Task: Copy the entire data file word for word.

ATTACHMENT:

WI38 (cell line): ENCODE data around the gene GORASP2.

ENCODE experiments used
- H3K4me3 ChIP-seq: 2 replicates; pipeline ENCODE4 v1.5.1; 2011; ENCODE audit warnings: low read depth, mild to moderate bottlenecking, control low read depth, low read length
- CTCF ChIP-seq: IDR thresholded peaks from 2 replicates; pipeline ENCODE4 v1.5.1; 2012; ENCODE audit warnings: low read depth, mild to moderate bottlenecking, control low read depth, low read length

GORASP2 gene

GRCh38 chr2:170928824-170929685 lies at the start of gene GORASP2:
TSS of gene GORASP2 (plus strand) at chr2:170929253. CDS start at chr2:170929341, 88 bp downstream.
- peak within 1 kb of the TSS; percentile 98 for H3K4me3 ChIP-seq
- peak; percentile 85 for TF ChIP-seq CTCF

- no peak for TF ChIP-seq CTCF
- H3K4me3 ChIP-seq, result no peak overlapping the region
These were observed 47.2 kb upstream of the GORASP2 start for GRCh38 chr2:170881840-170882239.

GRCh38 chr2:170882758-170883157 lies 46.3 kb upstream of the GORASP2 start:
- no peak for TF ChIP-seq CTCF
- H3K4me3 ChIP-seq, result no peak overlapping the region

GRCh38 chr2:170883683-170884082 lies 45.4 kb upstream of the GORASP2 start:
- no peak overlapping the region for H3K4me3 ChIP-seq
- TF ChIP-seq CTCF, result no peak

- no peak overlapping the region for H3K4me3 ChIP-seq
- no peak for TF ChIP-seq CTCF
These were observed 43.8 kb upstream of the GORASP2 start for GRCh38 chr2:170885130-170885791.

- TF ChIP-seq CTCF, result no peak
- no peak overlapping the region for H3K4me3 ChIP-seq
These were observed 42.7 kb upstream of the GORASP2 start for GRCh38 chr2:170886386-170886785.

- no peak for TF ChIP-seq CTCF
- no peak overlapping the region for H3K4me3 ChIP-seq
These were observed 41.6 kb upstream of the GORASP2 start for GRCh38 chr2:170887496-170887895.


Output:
WI38 (cell line): ENCODE data around the gene GORASP2.

ENCODE experiments used
- H3K4me3 ChIP-seq: 2 replicates; pipeline ENCODE4 v1.5.1; 2011; ENCODE audit warnings: low read depth, mild to moderate bottlenecking, control low read depth, low read length
- CTCF ChIP-seq: IDR thresholded peaks from 2 replicates; pipeline ENCODE4 v1.5.1; 2012; ENCODE audit warnings: low read depth, mild to moderate bottlenecking, control low read depth, low read length

GORASP2 gene

GRCh38 chr2:170928824-170929685 lies at the start of gene GORASP2:
TSS of gene GORASP2 (plus strand) at chr2:170929253. CDS start at chr2:170929341, 88 bp downstream.
- peak within 1 kb of the TSS; percentile 98 for H3K4me3 ChIP-seq
- peak; percentile 85 for TF ChIP-seq CTCF

- no peak for TF ChIP-seq CTCF
- H3K4me3 ChIP-seq, result no peak overlapping the region
These were observed 47.2 kb upstream of the GORASP2 start for GRCh38 chr2:170881840-170882239.

GRCh38 chr2:170882758-170883157 lies 46.3 kb upstream of the GORASP2 start:
- no peak for TF ChIP-seq CTCF
- H3K4me3 ChIP-seq, result no peak overlapping the region

GRCh38 chr2:170883683-170884082 lies 45.4 kb upstream of the GORASP2 start:
- no peak overlapping the region for H3K4me3 ChIP-seq
- TF ChIP-seq CTCF, result no peak

- no peak overlapping the region for H3K4me3 ChIP-seq
- no peak for TF ChIP-seq CTCF
These were observed 43.8 kb upstream of the GORASP2 start for GRCh38 chr2:170885130-170885791.

- TF ChIP-seq CTCF, result no peak
- no peak overlapping the region for H3K4me3 ChIP-seq
These were observed 42.7 kb upstream of the GORASP2 start for GRCh38 chr2:170886386-170886785.

- no peak for TF ChIP-seq CTCF
- no peak overlapping the region for H3K4me3 ChIP-seq
These were observed 41.6 kb upstream of the GORASP2 start for GRCh38 chr2:170887496-170887895.